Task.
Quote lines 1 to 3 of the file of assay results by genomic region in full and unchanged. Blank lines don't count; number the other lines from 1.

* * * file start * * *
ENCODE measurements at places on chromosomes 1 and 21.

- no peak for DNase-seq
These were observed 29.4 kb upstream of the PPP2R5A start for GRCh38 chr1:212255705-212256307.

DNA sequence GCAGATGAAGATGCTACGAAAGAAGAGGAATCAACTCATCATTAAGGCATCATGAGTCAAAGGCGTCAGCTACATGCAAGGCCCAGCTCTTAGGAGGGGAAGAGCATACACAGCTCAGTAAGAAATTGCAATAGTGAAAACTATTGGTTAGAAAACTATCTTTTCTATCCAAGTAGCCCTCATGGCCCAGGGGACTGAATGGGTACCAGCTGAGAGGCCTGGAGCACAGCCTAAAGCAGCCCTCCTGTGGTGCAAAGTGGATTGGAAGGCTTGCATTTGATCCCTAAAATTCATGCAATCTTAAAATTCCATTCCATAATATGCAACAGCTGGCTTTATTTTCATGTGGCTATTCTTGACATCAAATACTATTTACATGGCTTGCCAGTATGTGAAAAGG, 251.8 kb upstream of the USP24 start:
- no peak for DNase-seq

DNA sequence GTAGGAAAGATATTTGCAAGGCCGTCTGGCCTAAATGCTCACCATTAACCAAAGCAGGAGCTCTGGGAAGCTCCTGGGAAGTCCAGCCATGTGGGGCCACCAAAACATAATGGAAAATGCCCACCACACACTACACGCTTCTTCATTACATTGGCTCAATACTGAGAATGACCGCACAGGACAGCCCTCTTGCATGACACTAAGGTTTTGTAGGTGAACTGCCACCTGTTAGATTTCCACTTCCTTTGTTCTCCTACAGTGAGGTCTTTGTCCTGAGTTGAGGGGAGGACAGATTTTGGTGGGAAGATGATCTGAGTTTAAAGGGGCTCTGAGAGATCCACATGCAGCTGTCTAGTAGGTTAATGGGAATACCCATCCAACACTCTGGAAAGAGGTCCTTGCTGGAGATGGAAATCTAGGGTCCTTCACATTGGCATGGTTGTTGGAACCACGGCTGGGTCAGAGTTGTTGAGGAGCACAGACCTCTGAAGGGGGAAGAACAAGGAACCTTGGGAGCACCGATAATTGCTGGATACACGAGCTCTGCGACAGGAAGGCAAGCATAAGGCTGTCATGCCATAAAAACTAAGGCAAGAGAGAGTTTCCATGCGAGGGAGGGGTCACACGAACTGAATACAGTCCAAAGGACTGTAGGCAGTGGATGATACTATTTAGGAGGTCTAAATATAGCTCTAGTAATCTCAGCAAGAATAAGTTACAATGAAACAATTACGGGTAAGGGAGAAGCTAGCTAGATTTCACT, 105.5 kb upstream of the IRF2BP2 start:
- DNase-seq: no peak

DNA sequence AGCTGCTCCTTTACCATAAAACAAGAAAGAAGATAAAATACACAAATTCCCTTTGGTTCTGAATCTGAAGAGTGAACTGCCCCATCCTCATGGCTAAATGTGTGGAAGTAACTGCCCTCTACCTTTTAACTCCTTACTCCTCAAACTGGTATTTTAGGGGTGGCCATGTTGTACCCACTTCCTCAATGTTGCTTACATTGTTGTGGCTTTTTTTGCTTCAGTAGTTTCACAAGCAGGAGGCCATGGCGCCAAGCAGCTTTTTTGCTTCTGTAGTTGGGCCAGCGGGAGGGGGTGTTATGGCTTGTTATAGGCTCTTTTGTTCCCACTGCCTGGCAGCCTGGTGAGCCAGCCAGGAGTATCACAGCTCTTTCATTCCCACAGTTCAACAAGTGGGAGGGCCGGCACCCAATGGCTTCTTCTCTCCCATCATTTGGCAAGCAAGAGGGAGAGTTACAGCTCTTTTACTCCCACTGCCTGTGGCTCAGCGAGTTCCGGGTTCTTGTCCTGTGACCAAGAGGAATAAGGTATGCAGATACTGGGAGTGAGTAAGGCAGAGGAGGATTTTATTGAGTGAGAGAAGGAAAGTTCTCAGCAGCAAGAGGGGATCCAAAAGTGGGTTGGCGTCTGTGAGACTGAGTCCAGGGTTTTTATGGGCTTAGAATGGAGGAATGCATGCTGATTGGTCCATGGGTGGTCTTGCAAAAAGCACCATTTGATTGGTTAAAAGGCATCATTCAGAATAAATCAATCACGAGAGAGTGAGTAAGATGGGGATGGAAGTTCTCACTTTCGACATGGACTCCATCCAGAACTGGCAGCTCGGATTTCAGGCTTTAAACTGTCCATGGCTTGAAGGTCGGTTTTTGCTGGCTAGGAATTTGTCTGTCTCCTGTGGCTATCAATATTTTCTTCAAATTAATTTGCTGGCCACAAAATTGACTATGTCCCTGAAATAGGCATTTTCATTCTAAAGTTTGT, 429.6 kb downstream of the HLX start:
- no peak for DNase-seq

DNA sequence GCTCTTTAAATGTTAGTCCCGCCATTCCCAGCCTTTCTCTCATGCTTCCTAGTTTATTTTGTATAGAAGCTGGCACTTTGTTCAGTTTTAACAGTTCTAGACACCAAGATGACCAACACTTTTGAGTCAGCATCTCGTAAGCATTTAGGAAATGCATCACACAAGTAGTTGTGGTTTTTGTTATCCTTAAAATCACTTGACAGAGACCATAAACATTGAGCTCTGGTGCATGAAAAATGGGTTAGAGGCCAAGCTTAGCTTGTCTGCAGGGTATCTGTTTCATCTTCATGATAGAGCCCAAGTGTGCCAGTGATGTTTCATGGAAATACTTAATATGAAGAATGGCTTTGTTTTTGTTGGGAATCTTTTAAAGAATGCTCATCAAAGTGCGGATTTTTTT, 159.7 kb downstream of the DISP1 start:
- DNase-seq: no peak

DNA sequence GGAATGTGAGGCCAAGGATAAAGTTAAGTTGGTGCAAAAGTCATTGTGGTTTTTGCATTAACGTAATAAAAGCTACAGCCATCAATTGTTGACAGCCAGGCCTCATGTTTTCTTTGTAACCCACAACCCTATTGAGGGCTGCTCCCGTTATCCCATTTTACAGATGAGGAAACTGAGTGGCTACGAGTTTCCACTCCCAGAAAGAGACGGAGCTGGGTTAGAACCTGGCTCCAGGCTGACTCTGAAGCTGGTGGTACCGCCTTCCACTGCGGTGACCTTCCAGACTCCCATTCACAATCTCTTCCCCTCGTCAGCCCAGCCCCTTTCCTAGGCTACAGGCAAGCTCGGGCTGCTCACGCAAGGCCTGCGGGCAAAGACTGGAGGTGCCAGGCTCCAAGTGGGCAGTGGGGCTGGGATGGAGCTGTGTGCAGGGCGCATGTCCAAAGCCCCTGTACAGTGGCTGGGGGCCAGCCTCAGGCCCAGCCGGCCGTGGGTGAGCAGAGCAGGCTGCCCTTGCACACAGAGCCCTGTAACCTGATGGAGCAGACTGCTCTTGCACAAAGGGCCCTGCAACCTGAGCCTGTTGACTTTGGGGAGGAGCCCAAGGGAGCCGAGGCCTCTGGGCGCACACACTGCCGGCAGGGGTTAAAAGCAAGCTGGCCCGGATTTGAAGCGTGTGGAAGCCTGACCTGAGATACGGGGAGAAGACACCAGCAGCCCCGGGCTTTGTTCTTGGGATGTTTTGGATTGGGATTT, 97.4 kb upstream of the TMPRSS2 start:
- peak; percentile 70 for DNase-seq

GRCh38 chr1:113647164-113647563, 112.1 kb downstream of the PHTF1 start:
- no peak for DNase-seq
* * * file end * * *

ENCODE measurements at places on chromosomes 1 and 21.

- no peak for DNase-seq
These were observed 29.4 kb upstream of the PPP2R5A start for GRCh38 chr1:212255705-212256307.